Monday, May 05, 2008

The meaning of life

I had a strange dream in that moment of transition between sleep and wakefulness, the exact details of which I can no longer recall. I do recall though that my sister Linda was there - an unusual occurrence in itself given that she suffers from schizophrenia, and our relationship is not exactly what you call best friends.

From the few details that I do remember, the dream was based around the island of Lundy, where I retreat to two, maybe three times a year, in order to recharge my batteries. Somehow or other I had got locked out of the cottage, with all my possessions inside - everything that I needed to sustain me and keep me warm from the rapidly encroaching darkness as night fell. Linda and I needed to get help to get back into the cottage before this happened, and while she seemed totally unconcerned, I was searching around, desperately looking for help and wondering whether we had time to get that help before it was too late. It was at that point that the alarm clock went off and I had to get out of bed. I would not normally set the alarm clock of course for a Bank Holiday, but I do work in retail, and so to me, it is just another working day - albeit slightly shorter and with more pay.

It occurred to me while I was in the shower, that perhaps this is about letting go of my own baggage. Diana Summer mentioned some while ago that the Terminal 5 baggage fiasco was also about this - where thousands of bags belonging to air passengers failed to arrive at their destination, and weeks later have still not been found. The fact that the darkness was encroaching was also no doubt, about my own willingness, or perhaps lack of it, to look at my own darkness. I think most of us are afraid of this, and I am no exception here. I also think, or rather feel, that I have made a very good start.

For the first time I actually understand experientially as well as conceptually what that phrase "choose a new reality" really means, and I also understand at last, just how powerful our words and our thoughts really are. It is not something that you can explain to another, as to coin a phrase from Genesis of Man "Words are the least effective way of describing our experiences, as they are merely symbols which are used to describe our thoughts and feelings". When Descartes said "I think, therefore I am" perhaps what he should have said is "I feel, therefore I am".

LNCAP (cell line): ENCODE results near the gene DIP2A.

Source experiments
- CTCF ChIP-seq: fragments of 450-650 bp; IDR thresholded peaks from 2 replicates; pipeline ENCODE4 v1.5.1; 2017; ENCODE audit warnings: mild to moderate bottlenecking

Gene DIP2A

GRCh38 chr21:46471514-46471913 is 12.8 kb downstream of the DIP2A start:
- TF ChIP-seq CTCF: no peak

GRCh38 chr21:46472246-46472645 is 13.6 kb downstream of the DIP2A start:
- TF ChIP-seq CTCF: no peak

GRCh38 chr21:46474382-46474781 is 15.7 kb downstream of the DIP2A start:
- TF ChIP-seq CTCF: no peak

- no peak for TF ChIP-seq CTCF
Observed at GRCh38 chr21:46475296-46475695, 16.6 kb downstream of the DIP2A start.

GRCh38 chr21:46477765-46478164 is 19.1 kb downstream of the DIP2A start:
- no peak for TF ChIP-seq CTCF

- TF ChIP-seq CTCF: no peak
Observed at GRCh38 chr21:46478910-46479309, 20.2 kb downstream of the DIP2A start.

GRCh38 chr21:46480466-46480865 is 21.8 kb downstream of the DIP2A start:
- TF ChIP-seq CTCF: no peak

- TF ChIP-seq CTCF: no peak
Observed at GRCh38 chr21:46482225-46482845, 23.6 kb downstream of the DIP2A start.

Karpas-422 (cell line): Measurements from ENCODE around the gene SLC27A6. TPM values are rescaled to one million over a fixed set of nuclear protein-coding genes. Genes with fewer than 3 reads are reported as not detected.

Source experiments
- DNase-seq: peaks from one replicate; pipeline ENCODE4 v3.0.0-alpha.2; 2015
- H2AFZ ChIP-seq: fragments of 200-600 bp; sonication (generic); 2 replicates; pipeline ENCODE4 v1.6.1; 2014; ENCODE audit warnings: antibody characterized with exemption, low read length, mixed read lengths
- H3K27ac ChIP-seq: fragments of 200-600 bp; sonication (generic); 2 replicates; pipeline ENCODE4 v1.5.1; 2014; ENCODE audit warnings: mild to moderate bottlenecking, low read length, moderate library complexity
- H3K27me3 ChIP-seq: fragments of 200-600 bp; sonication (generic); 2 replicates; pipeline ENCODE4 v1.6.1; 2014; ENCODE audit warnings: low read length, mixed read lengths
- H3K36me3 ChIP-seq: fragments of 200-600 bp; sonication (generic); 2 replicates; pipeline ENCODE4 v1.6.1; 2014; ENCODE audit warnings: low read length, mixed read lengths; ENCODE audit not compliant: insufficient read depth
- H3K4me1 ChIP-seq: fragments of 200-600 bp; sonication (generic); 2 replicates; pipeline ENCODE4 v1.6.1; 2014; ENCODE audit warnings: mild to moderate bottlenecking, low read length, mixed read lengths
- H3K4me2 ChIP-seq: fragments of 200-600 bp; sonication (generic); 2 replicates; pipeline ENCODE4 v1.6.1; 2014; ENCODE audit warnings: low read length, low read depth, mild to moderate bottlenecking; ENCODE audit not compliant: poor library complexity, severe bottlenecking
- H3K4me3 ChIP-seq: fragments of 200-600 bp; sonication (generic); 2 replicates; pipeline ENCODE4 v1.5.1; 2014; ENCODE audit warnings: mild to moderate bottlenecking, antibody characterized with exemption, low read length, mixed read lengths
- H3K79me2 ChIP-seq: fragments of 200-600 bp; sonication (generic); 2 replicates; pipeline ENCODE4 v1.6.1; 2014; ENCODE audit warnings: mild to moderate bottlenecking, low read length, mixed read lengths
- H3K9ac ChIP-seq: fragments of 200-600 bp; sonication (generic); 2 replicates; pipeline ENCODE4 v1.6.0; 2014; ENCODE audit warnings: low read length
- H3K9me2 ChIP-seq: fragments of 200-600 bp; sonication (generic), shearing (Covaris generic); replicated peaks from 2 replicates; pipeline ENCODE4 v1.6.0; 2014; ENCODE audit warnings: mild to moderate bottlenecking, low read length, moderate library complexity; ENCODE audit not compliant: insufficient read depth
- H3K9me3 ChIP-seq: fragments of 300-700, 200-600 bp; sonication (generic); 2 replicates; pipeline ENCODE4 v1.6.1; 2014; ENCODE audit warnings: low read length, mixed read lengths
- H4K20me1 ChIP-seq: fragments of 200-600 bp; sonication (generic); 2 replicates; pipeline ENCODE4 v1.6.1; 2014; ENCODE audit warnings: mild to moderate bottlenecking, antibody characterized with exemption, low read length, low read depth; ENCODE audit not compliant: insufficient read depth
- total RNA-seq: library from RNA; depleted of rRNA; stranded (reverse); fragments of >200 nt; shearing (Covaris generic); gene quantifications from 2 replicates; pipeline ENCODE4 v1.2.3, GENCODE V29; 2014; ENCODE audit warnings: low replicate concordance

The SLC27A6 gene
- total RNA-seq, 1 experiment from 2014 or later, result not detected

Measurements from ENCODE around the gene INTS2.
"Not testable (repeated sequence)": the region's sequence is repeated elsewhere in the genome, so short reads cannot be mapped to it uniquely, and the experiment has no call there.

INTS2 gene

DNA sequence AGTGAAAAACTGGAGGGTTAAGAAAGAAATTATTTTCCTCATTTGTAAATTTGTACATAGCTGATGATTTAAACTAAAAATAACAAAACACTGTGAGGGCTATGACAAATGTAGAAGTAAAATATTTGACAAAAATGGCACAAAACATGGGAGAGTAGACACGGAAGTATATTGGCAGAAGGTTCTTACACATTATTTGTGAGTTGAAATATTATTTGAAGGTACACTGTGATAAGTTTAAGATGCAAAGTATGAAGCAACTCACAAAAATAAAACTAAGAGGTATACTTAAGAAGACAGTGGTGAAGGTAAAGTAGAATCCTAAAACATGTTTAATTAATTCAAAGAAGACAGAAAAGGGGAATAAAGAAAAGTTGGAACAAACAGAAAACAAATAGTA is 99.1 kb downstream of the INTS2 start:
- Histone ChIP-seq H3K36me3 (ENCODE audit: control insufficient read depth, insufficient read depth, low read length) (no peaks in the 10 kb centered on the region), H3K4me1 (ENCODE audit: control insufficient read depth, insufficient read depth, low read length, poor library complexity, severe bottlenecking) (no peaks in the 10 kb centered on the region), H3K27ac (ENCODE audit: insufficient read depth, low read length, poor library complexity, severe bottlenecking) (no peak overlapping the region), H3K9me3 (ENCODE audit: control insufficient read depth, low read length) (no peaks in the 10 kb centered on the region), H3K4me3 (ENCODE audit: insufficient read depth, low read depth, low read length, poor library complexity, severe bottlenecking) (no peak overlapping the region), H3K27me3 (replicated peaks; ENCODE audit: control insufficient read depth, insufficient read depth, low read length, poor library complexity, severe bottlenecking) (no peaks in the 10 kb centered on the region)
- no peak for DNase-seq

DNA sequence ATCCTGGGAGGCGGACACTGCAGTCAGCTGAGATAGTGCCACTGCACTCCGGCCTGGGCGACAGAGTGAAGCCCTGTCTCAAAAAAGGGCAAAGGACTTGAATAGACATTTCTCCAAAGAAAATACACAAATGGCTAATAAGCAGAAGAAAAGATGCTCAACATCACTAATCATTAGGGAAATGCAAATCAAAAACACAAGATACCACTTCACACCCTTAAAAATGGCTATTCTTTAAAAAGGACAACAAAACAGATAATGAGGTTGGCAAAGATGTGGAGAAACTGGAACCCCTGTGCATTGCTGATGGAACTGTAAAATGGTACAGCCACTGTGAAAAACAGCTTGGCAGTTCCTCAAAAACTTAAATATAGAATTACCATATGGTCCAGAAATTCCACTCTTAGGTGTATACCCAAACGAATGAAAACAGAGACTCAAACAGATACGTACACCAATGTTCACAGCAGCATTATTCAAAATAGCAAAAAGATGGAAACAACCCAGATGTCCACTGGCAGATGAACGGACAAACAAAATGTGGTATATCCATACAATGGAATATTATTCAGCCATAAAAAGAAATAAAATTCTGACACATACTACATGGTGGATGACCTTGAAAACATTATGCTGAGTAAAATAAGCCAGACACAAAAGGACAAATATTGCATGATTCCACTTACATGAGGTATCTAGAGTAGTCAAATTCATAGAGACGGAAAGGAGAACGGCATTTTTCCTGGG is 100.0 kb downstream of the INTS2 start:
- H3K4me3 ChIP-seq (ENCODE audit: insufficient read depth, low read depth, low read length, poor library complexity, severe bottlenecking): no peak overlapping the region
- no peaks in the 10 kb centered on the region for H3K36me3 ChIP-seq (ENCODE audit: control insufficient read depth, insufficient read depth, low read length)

We have to be willing to let go of everything that we are, and everything that we ever have been if we are to understand who we are truly are. When I think about this, I see transsexuals in many ways as the ultimate in this - for these are people who are willing to give up their whole sense of identity - changing their bodies, their names and literally starting all over again to order to find who they truly are inside. On the other side of the coin are the refugees and 'victims' of various atrocities, who have lost their livelihood, their homes and their loved ones - and seen things that are the stuff of nightmares.

Nadine Laman has an interesting take on this in her May newsletter, where she speaks about the recent Amazon debate and relates this to the need to appreciate what we have and support what is important to us. Most people take for granted that which they love, until it too late and it is gone. She relates this to changes within the book industry, and how one day we will wake up and find out that print books are no more, and have been replaced by emails and CD-roms instead. She urges her readers to not wait to buy books that are interested in, or one day they may wake up and realise that it is too late - those books are no more, as their authors have been forced out of business, unable to make a living.

You could equate this with anything I suppose, like failing to vote, or not valuing your loved ones, but the world is changing before our eyes (change being the only constant in the universe), and if we allow ourselves to get too complacent, and just sit around not looking to the future, then that change will happen regardless, and we may not even notice.

Most readers of course have no idea of what is going on in the book industry (I have very little idea of what goes on in music, even though I buy CD's), and for that matter, many writers and authors do not keep up to date either. One thing we can be sure of is that although the format for books may change, books themselves will always be here in one form or another. Books will also have a shorter life and shelf span (it is currently between three to six months on average), as more of them become available, and the window of opportunity will gets shorter and shorter for an authors success. It is important then not to be complacent, and to support the writers that you like, and not wait until those books are off the shelf.

So, don’t wait (or worse still, expect) to be given a free book and then loan it to everyone you know. Writers, like you, are entitled to make a living, and cannot do so if no one buys their books. As Nadine says, one day, it may be a day late and a dollar (or pound) short to have what you treasure. Life is precious indeed and all too short, we should embrace it and live it fully while we can, for one day it will be gone and we will be left wondering where it all went. Don't take it for granted that the things that you enjoy and get meaning from will always be there, they won't unless you nurture them and look after them. So, value life, value books, and most of all, value yourself.

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